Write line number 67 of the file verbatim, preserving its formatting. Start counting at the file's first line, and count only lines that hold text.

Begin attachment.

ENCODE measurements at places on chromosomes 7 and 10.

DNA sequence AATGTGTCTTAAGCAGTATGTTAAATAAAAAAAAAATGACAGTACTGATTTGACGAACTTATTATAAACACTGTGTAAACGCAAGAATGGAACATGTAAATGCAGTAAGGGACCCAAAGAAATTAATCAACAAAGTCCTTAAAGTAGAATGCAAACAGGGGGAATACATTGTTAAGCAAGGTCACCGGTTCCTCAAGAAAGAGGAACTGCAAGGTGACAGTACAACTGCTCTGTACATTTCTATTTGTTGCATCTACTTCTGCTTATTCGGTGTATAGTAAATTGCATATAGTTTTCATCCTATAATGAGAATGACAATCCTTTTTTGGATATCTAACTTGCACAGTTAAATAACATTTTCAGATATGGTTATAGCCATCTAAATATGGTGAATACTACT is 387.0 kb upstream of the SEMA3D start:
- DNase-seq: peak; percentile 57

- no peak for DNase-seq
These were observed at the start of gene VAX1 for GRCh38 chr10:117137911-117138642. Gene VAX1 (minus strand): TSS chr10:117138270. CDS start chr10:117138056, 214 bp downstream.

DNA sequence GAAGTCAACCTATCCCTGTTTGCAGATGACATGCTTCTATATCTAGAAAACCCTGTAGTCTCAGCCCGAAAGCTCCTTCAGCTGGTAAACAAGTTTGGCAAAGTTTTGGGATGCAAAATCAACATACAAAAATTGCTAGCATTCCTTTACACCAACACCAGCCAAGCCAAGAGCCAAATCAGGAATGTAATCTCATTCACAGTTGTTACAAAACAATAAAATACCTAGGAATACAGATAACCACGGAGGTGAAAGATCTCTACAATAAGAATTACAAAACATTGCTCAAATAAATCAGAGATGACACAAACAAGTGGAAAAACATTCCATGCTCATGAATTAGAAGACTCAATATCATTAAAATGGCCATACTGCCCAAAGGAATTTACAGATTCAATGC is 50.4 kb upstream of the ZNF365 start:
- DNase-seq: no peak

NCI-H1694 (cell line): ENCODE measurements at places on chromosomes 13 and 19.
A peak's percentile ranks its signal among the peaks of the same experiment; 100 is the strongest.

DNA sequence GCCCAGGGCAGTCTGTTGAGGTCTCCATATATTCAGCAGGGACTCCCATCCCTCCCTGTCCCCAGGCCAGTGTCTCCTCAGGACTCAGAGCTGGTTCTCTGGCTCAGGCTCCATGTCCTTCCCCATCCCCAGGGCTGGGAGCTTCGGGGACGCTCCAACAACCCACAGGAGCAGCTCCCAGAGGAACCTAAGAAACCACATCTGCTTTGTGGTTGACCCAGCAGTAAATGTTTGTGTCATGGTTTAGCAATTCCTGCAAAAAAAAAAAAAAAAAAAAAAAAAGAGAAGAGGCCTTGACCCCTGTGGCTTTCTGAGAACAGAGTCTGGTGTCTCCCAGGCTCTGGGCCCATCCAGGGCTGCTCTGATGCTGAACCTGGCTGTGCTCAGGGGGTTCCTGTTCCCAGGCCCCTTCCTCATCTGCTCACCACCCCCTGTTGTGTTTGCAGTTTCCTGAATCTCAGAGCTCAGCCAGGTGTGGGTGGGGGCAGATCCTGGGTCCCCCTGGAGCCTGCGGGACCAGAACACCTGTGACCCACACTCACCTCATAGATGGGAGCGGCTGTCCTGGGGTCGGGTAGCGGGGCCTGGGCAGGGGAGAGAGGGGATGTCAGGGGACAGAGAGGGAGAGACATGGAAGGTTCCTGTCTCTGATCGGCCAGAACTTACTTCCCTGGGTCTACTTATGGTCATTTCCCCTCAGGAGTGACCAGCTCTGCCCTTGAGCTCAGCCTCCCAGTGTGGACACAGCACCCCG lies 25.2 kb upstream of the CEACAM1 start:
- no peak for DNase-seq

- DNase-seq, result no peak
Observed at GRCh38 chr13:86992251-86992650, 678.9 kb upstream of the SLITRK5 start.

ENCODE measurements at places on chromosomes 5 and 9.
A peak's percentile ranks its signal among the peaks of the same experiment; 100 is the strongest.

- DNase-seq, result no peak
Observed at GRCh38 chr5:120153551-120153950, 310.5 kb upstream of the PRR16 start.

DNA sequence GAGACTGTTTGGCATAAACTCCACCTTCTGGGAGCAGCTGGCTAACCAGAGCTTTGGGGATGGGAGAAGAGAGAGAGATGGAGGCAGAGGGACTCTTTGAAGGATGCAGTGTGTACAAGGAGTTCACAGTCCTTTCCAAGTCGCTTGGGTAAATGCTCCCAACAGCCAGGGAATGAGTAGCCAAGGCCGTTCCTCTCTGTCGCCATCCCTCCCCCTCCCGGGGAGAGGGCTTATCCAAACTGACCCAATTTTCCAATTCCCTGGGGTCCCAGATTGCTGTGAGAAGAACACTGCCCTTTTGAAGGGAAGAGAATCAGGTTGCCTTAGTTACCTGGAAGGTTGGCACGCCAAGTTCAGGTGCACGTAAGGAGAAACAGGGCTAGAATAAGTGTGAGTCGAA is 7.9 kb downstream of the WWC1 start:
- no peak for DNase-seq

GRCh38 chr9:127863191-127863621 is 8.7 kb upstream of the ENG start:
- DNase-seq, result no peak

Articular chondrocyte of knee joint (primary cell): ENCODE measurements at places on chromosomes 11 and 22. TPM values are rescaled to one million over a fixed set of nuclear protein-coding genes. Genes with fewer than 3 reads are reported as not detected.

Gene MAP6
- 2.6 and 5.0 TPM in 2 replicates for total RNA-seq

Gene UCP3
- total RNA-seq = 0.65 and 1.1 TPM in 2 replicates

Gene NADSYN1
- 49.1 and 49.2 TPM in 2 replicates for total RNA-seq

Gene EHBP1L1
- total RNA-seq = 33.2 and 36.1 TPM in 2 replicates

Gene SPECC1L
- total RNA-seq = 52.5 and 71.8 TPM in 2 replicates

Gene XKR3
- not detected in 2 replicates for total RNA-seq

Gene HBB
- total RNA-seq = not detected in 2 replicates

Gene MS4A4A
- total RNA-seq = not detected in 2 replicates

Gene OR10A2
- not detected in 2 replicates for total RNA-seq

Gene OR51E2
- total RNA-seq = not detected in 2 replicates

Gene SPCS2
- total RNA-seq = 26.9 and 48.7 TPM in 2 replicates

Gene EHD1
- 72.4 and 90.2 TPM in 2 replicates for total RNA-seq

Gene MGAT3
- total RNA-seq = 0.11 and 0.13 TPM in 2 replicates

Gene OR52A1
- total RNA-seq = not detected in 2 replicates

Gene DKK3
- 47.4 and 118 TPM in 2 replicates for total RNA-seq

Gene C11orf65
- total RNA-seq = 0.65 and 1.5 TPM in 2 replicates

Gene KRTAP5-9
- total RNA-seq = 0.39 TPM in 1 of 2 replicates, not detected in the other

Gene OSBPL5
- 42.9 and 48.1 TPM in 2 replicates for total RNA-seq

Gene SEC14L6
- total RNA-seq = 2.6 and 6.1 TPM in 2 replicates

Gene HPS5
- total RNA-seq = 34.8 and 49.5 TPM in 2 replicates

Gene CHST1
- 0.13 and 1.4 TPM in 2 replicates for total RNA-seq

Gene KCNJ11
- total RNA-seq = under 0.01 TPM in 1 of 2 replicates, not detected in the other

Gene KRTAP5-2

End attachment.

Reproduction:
Gene KRTAP5-2